The fateful date. Britain has notified the EU of its intention to leave. Today, at a beach somewhere in southern England, Theresa May places her throne by the water and in the style of King Canute attempts to command back the tide of history. From this side of the water, today is about two parallel stories: hers and mine.
Theresa doesn’t actually have a throne. Or an empire like Canute did. She’s an elected representative not a monarch, chosen by the people and not by God. So she has to make do with a beach chair. And she has to carry it to the beach herself. So she gets up early to beat the traffic, packs the beach chair into the car and drives over to Margate. It’s still cold at the coast in March so he has a good chance of getting a prime spot by the water’s edge.
I also get up early and make the short bus journey to the edge of town to teach at a company making air conditioning units. Glamorous, I know.
Actually, they don’t make air conditioning units in Herne (pronounced Hair -nuh, unlike the English seaside town of Herne [Hör’n] Bay, which Theresa has just driven past). They design them here and build them in the Czech Republic, where wages are lower.
Manufacturing is still a big part of the German economy and it makes money. Just. Being competitive is everything. Margins are tight. Time is money and the clock is always running faster than you are. It’s a pressure cooker environment. Working in a German company is intense and complicated. The people I am teaching work for a former German blue-chip company owned by an American investor which has been merged with an Anglo-Swedish competitor. That’s why they need English. I think.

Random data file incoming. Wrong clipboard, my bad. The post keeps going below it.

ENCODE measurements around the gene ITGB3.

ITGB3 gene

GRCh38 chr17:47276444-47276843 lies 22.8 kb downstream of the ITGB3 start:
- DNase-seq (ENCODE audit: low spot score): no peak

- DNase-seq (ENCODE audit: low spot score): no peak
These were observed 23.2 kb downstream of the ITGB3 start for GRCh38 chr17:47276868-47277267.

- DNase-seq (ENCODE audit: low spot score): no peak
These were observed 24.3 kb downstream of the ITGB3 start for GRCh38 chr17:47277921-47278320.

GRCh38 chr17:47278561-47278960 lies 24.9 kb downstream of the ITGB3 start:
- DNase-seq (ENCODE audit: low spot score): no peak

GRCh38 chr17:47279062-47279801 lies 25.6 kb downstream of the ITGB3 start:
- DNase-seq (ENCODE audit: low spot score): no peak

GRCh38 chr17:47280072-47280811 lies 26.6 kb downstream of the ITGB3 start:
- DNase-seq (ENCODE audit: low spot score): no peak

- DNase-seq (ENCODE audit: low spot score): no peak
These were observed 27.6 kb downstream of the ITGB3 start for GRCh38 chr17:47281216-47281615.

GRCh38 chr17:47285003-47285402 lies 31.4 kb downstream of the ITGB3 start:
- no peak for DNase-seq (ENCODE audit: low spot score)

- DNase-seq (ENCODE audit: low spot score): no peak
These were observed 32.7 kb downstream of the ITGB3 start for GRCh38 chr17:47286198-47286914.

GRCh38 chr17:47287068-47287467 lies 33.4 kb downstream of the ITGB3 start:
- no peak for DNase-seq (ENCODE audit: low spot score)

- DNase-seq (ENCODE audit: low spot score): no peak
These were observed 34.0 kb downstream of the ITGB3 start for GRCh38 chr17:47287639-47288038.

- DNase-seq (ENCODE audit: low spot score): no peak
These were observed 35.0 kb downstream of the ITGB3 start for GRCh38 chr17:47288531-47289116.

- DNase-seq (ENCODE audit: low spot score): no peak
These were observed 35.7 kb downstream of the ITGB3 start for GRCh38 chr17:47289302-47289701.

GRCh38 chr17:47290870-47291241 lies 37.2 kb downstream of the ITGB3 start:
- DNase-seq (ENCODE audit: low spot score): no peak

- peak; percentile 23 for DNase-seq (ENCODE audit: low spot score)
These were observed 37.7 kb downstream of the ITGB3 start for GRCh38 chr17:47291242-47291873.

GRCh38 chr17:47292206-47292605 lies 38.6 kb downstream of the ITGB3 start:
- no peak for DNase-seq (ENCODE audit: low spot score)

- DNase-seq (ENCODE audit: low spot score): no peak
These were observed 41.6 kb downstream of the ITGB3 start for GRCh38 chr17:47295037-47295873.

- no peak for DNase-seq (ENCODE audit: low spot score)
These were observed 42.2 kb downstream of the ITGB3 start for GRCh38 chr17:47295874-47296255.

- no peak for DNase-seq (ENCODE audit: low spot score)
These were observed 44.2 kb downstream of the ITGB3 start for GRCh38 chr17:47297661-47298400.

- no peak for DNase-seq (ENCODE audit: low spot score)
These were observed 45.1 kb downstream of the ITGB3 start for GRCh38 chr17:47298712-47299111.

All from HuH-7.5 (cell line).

As Theresa takes her place on Margate beach in front of the cameras, I make the 12 mile bus ride to one of the region’s chemical plants. The firm I teach here is much simpler to understand. They make PVC, they’re German and they need English to talk to their owners in Mexico.
The site is two miles long, two miles wide and filled with reactors, giant cooking pots all boiling gently: provided you get the temperature right. The margin for error is zero. Safety is everything. To make PVC you need Vinyl Chloride Monomer (VCM): in its gas form one of the most explosive gasses on the planet. Get one thing wrong and…kaboom!
As I leave the plant, Theresa has told the sea to go back to Europe where it came from. She packs the chair back into the car. The water rolls back as the tide goes out. It has been a success, although she has lost a shoe in the waves.
I’m joking of course. In actual fact, the British ambassador in Brussels has delivered Theresa’s letter in person. He’s at home now, washing the tomato stains out of his shirt. Theresa gives us a speech about the “momentous journey” we are all now going on. You can tell that she never rides busses. When you make a journey on a bus, you rarely go all the way to the end of the line. You get off at the place you feel is right.
Will the United Kingdom go kaboom!? Probably not. But it won’t make anybody’s life easier. In Britain too, margins are tight and economic growth is measured in point somethings of percentages. It’s difficult to imagine the economy reaching its full potential while it plays poker with its partners like this.
Will I go kaboom! Well, I can’t deny that it makes me angry. But there are a lot of angry people around at the moment so who’s going to care? I remind myself that I can get off this bus at any time.
In the evening I make soup. It doesn’t boil over.
Some time during the middle of the night, the Dutch coastguard report that the Prime Minister’s shoe has been recovered on a beach close to Alkmaar.